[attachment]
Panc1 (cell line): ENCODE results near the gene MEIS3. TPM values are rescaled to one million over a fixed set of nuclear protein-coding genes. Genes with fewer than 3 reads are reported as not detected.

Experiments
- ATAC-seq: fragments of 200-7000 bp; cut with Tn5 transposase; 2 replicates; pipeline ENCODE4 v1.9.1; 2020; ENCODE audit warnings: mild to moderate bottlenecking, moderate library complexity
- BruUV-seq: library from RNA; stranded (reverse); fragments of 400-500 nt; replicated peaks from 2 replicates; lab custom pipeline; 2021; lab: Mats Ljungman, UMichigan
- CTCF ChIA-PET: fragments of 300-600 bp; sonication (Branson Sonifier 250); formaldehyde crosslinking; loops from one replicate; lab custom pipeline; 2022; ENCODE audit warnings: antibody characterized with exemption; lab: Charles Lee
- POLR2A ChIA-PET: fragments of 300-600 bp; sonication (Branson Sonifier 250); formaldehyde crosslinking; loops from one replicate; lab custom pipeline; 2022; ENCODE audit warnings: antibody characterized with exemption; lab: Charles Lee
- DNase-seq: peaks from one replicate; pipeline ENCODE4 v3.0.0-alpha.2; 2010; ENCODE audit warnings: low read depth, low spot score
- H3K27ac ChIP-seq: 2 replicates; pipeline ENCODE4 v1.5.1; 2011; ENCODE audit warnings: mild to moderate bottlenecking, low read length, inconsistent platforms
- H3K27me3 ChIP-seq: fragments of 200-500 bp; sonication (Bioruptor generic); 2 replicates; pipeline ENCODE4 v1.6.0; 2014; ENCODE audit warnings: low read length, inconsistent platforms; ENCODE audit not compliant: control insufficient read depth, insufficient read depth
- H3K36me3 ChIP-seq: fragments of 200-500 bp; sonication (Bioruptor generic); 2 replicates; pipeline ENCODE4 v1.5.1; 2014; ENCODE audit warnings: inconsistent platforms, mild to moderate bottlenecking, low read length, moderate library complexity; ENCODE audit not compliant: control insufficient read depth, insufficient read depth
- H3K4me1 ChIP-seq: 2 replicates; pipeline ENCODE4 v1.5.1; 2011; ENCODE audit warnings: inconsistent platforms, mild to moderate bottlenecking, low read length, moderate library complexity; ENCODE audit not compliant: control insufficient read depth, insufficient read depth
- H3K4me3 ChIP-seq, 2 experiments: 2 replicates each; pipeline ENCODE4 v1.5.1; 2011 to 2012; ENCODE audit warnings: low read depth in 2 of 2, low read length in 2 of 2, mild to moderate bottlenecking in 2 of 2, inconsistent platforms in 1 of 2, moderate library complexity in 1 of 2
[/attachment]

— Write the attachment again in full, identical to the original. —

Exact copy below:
Panc1 (cell line): ENCODE results near the gene MEIS3. TPM values are rescaled to one million over a fixed set of nuclear protein-coding genes. Genes with fewer than 3 reads are reported as not detected.

Experiments
- ATAC-seq: fragments of 200-7000 bp; cut with Tn5 transposase; 2 replicates; pipeline ENCODE4 v1.9.1; 2020; ENCODE audit warnings: mild to moderate bottlenecking, moderate library complexity
- BruUV-seq: library from RNA; stranded (reverse); fragments of 400-500 nt; replicated peaks from 2 replicates; lab custom pipeline; 2021; lab: Mats Ljungman, UMichigan
- CTCF ChIA-PET: fragments of 300-600 bp; sonication (Branson Sonifier 250); formaldehyde crosslinking; loops from one replicate; lab custom pipeline; 2022; ENCODE audit warnings: antibody characterized with exemption; lab: Charles Lee
- POLR2A ChIA-PET: fragments of 300-600 bp; sonication (Branson Sonifier 250); formaldehyde crosslinking; loops from one replicate; lab custom pipeline; 2022; ENCODE audit warnings: antibody characterized with exemption; lab: Charles Lee
- DNase-seq: peaks from one replicate; pipeline ENCODE4 v3.0.0-alpha.2; 2010; ENCODE audit warnings: low read depth, low spot score
- H3K27ac ChIP-seq: 2 replicates; pipeline ENCODE4 v1.5.1; 2011; ENCODE audit warnings: mild to moderate bottlenecking, low read length, inconsistent platforms
- H3K27me3 ChIP-seq: fragments of 200-500 bp; sonication (Bioruptor generic); 2 replicates; pipeline ENCODE4 v1.6.0; 2014; ENCODE audit warnings: low read length, inconsistent platforms; ENCODE audit not compliant: control insufficient read depth, insufficient read depth
- H3K36me3 ChIP-seq: fragments of 200-500 bp; sonication (Bioruptor generic); 2 replicates; pipeline ENCODE4 v1.5.1; 2014; ENCODE audit warnings: inconsistent platforms, mild to moderate bottlenecking, low read length, moderate library complexity; ENCODE audit not compliant: control insufficient read depth, insufficient read depth
- H3K4me1 ChIP-seq: 2 replicates; pipeline ENCODE4 v1.5.1; 2011; ENCODE audit warnings: inconsistent platforms, mild to moderate bottlenecking, low read length, moderate library complexity; ENCODE audit not compliant: control insufficient read depth, insufficient read depth
- H3K4me3 ChIP-seq, 2 experiments: 2 replicates each; pipeline ENCODE4 v1.5.1; 2011 to 2012; ENCODE audit warnings: low read depth in 2 of 2, low read length in 2 of 2, mild to moderate bottlenecking in 2 of 2, inconsistent platforms in 1 of 2, moderate library complexity in 1 of 2